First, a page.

HTI Water Humanitarian Water

Humanitarian Water: Lead Story

HTI Humanitarian Water Lead StoryHTI’s Forward Osmosis Membrane Technology Aiding Victims in Haiti

In response to the devastating earthquake in Haiti in January, 2010, Hydration Technology Innovations (HTI) teamed up with private donors to provide clean drink for Haiti’s earthquake victims. With the Argus Fund, HTI was able to deliver thousands of single use water filtration pouches as well as eight community supporting HydroWell Village Systems that can purify 5,600 liters (1,480 gallons) of water a day.

A team of HTI employees traveled to Haiti to install the systems and train Haitians, working alongside organizations such as International Medical Corps (IMC), Hope for Haiti, the Dominican Republic Good Samaritan Hospital and local Catholic missions.
“All the medical personnel I encountered in Haiti were ecstatic about the HTI’s forward osmosis technology. Now that the trauma injuries that resulted from the earthquake are dealt with, they are dealing with the constants of poverty. Water borne illness and general malnutrition run rampant in these types of locations. The diarrhea and fevers that result from drinking contaminated water are of chief concern to many of the doctors. In particular they’re having issues with the locals mixing the prescribed powdered antibiotics with contaminated water, negating all the benefits of the medicine. They were thrilled when we presented them with X-Pack and immediately began mixing antibiotics with the product to hand out at their clinic.”

-Carter Unger, Former Captain, United States Army
The Haiti response effort made evident how important water filtration is in the early stage of the relief effort. Disaster victims need safe fluids within 24 hours of an event. The delays experienced in Haiti resulted in higher mortality and disease rates and contributed to a deteriorating security situation. Because of the great logistics reduction HTI’s forward osmosis technology offers, it is an ideal early-entry response strategy to act as a gap technology until additional food and water supplies are provided. Planning and being prepared for these events, instead of just reacting, saves lives.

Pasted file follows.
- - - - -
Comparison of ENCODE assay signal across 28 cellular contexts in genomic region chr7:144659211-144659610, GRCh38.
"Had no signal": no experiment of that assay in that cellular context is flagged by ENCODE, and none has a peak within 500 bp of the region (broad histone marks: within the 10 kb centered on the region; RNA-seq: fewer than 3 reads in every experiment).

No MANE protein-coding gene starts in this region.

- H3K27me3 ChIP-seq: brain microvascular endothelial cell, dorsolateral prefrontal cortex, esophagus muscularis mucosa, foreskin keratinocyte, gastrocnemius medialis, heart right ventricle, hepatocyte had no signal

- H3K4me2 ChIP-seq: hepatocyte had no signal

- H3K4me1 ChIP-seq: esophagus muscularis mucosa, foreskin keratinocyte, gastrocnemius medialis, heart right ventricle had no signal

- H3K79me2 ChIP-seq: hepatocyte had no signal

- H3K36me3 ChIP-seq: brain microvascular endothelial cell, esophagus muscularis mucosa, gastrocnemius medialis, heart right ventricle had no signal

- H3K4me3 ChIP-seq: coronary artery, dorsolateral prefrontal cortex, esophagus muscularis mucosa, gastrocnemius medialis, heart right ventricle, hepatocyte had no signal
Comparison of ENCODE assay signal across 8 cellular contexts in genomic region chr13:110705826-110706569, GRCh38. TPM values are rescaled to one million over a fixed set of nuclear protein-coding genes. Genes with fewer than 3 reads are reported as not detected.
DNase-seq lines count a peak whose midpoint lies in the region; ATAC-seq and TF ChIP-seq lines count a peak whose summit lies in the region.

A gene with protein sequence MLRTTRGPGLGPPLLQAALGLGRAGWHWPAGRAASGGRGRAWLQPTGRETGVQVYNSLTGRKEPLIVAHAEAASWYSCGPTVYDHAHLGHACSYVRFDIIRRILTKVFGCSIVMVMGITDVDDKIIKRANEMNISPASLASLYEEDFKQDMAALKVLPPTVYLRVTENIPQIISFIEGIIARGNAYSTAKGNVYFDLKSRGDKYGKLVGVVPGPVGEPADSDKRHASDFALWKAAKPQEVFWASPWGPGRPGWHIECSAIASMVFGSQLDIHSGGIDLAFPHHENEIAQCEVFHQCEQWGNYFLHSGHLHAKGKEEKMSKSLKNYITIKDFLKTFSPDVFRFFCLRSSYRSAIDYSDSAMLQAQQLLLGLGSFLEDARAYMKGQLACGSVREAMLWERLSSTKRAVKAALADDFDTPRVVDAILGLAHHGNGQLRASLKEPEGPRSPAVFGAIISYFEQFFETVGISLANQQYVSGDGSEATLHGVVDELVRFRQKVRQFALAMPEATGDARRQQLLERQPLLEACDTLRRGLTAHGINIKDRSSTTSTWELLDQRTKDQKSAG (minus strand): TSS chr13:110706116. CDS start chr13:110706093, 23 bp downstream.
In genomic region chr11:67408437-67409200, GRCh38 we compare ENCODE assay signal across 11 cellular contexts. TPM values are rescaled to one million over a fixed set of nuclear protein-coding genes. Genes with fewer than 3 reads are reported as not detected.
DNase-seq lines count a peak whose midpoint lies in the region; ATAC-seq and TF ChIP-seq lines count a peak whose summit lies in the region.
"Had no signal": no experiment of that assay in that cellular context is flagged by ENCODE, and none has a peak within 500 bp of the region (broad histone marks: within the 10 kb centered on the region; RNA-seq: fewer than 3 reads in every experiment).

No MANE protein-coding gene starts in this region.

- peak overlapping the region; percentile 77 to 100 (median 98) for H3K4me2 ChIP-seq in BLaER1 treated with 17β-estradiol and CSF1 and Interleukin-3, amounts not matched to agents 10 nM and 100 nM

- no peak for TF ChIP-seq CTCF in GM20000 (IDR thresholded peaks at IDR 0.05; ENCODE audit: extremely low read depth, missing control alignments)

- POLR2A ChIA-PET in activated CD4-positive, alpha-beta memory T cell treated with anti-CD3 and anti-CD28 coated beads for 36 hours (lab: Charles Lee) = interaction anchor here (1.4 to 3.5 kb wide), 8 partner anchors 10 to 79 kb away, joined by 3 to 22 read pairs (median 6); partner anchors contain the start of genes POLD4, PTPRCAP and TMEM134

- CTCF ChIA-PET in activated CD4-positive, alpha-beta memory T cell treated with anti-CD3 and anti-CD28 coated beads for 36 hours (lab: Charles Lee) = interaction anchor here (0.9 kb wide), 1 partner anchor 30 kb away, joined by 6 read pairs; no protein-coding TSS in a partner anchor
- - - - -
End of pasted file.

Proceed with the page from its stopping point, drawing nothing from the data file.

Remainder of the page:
I was one of the medical mission workers that was at the Villa with you in February. I just wanted to write and tell you how wonderful your HydroPack product was for the Haitian people we served. I am talking about the powdered plastic packets that you put in the swimming pool in the Villa and they evolved into a Gatorade-like drink. We took several of these up to our health clinic while we were there and gave them to a lot of dehydrated/fevered people. They enjoyed the drink while the fluids helped heal them. This is a great product and I would encourage you to produce more, especially if you can get this to people who do not have clean drinking water.

Thank you so much for allowing us to use this for our patients. We saw over 225 people a day who needed a lot of help in so many ways. I enjoyed meeting and speaking with you. Hope this finds you doing well. Be Blessed and Be a Blessing!


-Ina Glass, MSN, RN, Chief Nursing Officer, Vice President Patient Care Services, Fort Logan Hospital